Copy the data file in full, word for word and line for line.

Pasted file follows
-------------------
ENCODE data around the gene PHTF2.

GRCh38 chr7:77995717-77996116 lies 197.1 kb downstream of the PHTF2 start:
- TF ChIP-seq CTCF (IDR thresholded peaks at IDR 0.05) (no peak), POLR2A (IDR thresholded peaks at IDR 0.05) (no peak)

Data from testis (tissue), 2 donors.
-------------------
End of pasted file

ENCODE data around the gene PHTF2.

GRCh38 chr7:77995717-77996116 lies 197.1 kb downstream of the PHTF2 start:
- TF ChIP-seq CTCF (IDR thresholded peaks at IDR 0.05) (no peak), POLR2A (IDR thresholded peaks at IDR 0.05) (no peak)

Data from testis (tissue), 2 donors.